I’m not a person who likes certain music because of the memories it evokes – I tend to listen to the music of a song first, decide whether I like it or not, then listen to the lyrics. If I happen to then associate the song with a memory or it becomes associated with something I’ve done, fine, but unless I’m listening to the song while creating the memory my music taste just doesn’t work like that. This, of course, makes this subject rather tough for me – I have to take it more metaphorically than simply picking a song about a place. It’s more like a song about a place I may have never been to, or have always been in, or a place that isn’t an actual place but an idea of a place that wishes it was a place but hasn’t quite made it out of the starting gate…Ok, I don’t know what I’m talking about anymore, but I think an English and Philosophy double major somewhere just got a boner.
“The Old Apartment” by Barenaked Ladies
Have you ever moved from a place you desperately loved, or in which you felt superbly loved? Have you ever been evicted? Or maybe it was just a place you needed to call home so badly it hurt, because nowhere else felt like home and it was your only place of refuge ever. Or maybe it was a place you hated and were so glad to leave you wished you never had to go back. And then you did, and wrote a song about any one of these things. That’s what this song is about. If you do follow in their footsteps, it’s probably best just to knock.
“The Suburbs” by Arcade Fire
I grew up in a city suburb, which I always just thought was the suburbs. Anything further than 2 miles or so from the city line just seemed like the boonies to me. Then I dated this girl who grew up in what I thought was the boonies, and she called it the suburbs. First, she was wrong. It was the boonies. Second, this song is about any place you can call the suburbs – it’s about boredom. Boredom and that desperate need to leave, which you think will solve the boredom. Rob Gordon/Zimmerman in High Fidelity explains it just as well: “You can leave the suburbs for the city but end up living a limp suburban life anyway.” The people in this song are desperate to escape but have no idea what that may lead to.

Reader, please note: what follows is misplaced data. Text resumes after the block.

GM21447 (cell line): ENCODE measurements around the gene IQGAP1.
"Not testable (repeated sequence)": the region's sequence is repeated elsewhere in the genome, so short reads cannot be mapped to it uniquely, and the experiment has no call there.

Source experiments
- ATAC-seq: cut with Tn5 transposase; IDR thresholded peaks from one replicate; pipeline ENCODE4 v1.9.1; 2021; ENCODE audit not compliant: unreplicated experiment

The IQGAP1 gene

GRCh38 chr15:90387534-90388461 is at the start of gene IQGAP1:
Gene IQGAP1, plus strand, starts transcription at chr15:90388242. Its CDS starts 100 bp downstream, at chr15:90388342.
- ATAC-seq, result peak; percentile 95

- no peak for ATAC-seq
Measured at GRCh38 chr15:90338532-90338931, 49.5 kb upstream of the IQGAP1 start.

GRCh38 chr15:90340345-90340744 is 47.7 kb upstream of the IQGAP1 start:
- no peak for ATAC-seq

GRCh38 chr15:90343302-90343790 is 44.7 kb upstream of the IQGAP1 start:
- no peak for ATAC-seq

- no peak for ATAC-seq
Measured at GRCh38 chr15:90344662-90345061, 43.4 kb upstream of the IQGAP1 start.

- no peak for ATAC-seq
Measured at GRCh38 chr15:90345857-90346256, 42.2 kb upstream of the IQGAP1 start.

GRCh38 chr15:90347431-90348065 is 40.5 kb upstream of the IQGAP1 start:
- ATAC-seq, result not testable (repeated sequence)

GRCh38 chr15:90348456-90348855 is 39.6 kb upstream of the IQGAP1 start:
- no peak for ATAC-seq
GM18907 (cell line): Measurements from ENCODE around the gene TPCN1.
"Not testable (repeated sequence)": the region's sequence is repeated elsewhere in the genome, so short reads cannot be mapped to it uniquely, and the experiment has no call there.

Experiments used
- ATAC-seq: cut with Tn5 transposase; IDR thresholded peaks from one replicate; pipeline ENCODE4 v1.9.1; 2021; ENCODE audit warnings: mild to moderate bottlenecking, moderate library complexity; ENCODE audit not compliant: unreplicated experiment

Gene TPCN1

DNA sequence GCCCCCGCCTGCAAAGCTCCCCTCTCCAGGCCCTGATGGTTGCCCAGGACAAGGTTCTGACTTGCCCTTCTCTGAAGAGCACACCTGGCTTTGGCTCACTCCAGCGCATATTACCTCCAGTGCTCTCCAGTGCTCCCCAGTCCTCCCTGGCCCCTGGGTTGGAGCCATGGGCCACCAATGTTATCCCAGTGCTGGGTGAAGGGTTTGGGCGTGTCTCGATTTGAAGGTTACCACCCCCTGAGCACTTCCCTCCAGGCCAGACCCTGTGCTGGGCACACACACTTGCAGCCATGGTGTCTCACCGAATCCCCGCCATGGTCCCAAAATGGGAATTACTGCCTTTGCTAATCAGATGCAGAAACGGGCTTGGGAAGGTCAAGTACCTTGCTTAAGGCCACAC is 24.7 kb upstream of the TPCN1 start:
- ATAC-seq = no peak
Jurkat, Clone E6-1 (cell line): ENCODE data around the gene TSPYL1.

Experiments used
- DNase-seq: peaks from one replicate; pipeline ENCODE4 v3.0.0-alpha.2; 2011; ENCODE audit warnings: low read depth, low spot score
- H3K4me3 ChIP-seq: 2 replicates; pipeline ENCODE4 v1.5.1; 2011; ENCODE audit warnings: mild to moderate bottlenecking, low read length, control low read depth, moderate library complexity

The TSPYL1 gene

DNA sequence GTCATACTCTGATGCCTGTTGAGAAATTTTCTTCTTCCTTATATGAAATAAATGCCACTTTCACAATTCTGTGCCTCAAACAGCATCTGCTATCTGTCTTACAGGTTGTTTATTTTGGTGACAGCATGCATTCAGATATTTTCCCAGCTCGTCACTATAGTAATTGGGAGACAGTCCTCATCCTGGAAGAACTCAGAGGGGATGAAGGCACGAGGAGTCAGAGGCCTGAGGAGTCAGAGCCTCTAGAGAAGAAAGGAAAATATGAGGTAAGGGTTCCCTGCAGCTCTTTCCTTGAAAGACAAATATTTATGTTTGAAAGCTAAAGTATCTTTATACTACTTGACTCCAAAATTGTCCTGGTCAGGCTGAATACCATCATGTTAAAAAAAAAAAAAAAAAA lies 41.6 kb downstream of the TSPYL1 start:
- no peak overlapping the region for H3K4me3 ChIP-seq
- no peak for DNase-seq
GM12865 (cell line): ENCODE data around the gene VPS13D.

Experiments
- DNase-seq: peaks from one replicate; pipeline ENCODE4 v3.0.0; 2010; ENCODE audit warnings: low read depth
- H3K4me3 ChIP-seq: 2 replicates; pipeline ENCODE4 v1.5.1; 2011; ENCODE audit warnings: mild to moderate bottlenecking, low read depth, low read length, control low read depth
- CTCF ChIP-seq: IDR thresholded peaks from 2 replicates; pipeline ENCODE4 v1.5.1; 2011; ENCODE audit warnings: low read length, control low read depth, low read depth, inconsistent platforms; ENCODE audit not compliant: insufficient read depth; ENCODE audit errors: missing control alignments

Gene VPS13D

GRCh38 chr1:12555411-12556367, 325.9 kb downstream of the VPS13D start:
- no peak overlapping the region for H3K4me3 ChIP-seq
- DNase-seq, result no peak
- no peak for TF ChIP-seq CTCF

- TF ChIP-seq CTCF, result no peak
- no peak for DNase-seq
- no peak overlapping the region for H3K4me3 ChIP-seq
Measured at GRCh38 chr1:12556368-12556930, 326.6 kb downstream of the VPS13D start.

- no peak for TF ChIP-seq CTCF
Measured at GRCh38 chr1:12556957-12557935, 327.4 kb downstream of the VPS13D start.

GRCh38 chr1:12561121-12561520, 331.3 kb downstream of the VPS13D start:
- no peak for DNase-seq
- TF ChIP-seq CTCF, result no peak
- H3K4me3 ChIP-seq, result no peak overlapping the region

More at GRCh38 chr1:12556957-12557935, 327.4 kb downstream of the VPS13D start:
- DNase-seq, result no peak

“All at Sea” by Jamie Cullum
The literal image here is to be in a small rowboat, floating further and further away from shore, leaving behind your friends and your worries, your hopes and your disappointments, your melodies and dissonances. Cullum has captured perfectly that idea that sometimes you want the boredom, the exaltations – you want to escape the things that bring you down as much as the things that give you the most joy. Sometimes you need it to stay sane. Or maybe you don’t, but I do. Well, lucky you, if you don’t, but don’t fucking lord it over me, ok?
“Big Time in the Jungle” by Old Crow Medicine Show
I’ve never been to Vietnam, or been in the military, and I was born 30 years too late to sign up for the war there, but I think OCMS has the general gist of it. Or maybe they don’t. I don’t know. But it’s a great song, and bonus, it’s totally fun to play hanging around a campfire. Just don’t play it if there’s a disheveled looking dude wearing a bandana and an old Army jacket hanging out by himself far to the side of the fire. He might get angry.
“Tallahassee” by The Mountain Goats
This, like The Suburbs by Arcade Fire, is a whole album about a place. This album, though, tells a story of a terrible marriage. Our intro to the album is this song, as the couple arrives to their new house in Tallahassee. It’s a bad omen, this song – it’s slow and plodding, with a terrible sense of foreboding. When you arrive to your first house as a newlywed couple, it should be a joyous occasion, but it absolutely isn’t. When they see the house, they have to ask themselves, “What did I come down here for?” They remind themselves, “You,” but we know it’s putting off the inevitable – this place is wrong for them. Maybe it’s dramatic irony, or maybe it’s their own self-deception. Maybe it’s both.